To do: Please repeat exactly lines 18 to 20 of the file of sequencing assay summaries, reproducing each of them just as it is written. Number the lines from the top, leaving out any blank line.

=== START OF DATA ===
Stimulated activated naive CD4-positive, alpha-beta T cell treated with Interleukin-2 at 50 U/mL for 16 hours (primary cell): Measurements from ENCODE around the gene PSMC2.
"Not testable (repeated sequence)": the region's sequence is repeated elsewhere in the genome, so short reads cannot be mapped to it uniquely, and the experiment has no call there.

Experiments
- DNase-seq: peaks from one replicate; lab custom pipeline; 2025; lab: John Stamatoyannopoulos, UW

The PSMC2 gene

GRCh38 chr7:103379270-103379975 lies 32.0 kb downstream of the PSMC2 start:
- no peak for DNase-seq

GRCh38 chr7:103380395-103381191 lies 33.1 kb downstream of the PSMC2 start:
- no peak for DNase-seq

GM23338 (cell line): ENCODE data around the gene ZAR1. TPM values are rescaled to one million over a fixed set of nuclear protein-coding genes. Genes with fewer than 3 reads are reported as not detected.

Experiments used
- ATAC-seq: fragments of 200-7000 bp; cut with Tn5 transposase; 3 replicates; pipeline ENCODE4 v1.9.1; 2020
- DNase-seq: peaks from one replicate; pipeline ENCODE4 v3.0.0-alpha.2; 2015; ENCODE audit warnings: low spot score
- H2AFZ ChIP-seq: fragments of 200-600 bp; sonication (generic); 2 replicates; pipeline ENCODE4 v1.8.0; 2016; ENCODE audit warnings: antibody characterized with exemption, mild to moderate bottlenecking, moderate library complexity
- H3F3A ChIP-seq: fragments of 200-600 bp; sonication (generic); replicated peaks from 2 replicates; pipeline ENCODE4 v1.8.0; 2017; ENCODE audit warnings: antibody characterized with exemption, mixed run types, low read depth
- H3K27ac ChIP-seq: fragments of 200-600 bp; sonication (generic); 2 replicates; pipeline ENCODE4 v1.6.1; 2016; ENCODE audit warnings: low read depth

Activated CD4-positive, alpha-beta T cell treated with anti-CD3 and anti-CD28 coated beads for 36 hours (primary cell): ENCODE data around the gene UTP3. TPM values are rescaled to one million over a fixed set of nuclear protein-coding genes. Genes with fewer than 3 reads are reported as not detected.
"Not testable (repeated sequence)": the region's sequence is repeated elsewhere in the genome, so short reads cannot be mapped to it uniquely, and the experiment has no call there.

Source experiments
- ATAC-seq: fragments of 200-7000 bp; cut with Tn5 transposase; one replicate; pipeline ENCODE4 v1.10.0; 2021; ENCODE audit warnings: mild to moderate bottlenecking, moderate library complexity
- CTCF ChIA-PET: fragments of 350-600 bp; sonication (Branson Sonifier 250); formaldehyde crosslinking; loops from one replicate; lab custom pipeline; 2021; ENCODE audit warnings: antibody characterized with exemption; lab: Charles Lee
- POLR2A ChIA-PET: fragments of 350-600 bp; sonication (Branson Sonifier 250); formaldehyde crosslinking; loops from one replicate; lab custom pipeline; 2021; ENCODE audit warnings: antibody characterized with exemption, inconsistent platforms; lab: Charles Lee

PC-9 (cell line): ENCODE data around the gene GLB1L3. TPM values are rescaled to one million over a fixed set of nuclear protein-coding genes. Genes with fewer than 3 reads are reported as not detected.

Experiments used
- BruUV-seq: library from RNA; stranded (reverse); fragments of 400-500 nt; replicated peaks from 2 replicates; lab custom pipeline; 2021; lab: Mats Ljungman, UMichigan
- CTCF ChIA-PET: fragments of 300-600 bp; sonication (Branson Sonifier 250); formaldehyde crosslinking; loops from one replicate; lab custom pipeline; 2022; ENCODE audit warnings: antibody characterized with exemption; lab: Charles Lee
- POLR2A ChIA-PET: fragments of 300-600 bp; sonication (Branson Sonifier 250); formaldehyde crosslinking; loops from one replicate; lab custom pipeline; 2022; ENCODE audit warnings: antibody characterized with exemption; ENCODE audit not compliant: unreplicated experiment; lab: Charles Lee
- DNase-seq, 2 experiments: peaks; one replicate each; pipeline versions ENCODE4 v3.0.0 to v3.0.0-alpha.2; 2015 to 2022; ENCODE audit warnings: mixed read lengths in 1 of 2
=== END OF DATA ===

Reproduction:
"Not testable (repeated sequence)": the region's sequence is repeated elsewhere in the genome, so short reads cannot be mapped to it uniquely, and the experiment has no call there.

Source experiments
- ATAC-seq: fragments of 200-7000 bp; cut with Tn5 transposase; one replicate; pipeline ENCODE4 v1.10.0; 2021; ENCODE audit warnings: mild to moderate bottlenecking, moderate library complexity